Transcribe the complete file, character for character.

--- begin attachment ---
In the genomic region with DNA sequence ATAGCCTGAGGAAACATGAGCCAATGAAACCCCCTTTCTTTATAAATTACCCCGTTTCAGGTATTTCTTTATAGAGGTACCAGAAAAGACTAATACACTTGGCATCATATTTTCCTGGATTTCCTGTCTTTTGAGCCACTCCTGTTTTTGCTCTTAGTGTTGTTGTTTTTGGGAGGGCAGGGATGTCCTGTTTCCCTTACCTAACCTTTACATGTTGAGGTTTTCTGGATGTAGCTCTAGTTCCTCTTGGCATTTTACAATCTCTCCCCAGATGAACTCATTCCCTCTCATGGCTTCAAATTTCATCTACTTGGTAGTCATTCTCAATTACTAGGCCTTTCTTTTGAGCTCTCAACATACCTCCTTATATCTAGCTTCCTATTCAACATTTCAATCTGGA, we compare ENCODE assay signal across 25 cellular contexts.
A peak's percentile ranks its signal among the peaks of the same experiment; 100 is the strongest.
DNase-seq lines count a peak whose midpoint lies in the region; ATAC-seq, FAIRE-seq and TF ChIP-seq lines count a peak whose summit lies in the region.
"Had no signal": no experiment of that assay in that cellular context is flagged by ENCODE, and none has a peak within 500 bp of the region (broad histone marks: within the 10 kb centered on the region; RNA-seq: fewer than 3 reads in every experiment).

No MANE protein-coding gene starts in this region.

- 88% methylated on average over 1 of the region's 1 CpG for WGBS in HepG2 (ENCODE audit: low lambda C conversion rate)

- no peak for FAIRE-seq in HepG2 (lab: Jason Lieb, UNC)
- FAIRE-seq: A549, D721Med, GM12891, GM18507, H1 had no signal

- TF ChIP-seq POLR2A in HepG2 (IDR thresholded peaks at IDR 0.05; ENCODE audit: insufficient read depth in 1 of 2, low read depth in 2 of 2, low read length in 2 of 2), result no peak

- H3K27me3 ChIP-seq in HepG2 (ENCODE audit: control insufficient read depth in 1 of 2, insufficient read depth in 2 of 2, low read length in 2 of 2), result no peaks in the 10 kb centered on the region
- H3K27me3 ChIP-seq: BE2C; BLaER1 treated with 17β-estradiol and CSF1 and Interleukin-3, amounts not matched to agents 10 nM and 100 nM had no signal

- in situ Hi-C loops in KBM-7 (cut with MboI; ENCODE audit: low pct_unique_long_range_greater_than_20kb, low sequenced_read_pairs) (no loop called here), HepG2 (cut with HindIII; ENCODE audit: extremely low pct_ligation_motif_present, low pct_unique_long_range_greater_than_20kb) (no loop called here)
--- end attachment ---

In the genomic region with DNA sequence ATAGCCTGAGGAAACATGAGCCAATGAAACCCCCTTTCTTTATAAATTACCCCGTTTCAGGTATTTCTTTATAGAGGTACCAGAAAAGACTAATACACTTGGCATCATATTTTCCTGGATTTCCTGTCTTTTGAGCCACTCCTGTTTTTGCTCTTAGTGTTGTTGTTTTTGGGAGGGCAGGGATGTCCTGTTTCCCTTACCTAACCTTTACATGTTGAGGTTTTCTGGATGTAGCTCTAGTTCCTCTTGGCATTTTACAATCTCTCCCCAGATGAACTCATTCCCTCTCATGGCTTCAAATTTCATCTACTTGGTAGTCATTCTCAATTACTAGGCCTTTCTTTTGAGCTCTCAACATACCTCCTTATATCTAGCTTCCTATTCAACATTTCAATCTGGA, we compare ENCODE assay signal across 25 cellular contexts.
A peak's percentile ranks its signal among the peaks of the same experiment; 100 is the strongest.
DNase-seq lines count a peak whose midpoint lies in the region; ATAC-seq, FAIRE-seq and TF ChIP-seq lines count a peak whose summit lies in the region.
"Had no signal": no experiment of that assay in that cellular context is flagged by ENCODE, and none has a peak within 500 bp of the region (broad histone marks: within the 10 kb centered on the region; RNA-seq: fewer than 3 reads in every experiment).

No MANE protein-coding gene starts in this region.

- 88% methylated on average over 1 of the region's 1 CpG for WGBS in HepG2 (ENCODE audit: low lambda C conversion rate)

- no peak for FAIRE-seq in HepG2 (lab: Jason Lieb, UNC)
- FAIRE-seq: A549, D721Med, GM12891, GM18507, H1 had no signal

- TF ChIP-seq POLR2A in HepG2 (IDR thresholded peaks at IDR 0.05; ENCODE audit: insufficient read depth in 1 of 2, low read depth in 2 of 2, low read length in 2 of 2), result no peak

- H3K27me3 ChIP-seq in HepG2 (ENCODE audit: control insufficient read depth in 1 of 2, insufficient read depth in 2 of 2, low read length in 2 of 2), result no peaks in the 10 kb centered on the region
- H3K27me3 ChIP-seq: BE2C; BLaER1 treated with 17β-estradiol and CSF1 and Interleukin-3, amounts not matched to agents 10 nM and 100 nM had no signal

- in situ Hi-C loops in KBM-7 (cut with MboI; ENCODE audit: low pct_unique_long_range_greater_than_20kb, low sequenced_read_pairs) (no loop called here), HepG2 (cut with HindIII; ENCODE audit: extremely low pct_ligation_motif_present, low pct_unique_long_range_greater_than_20kb) (no loop called here)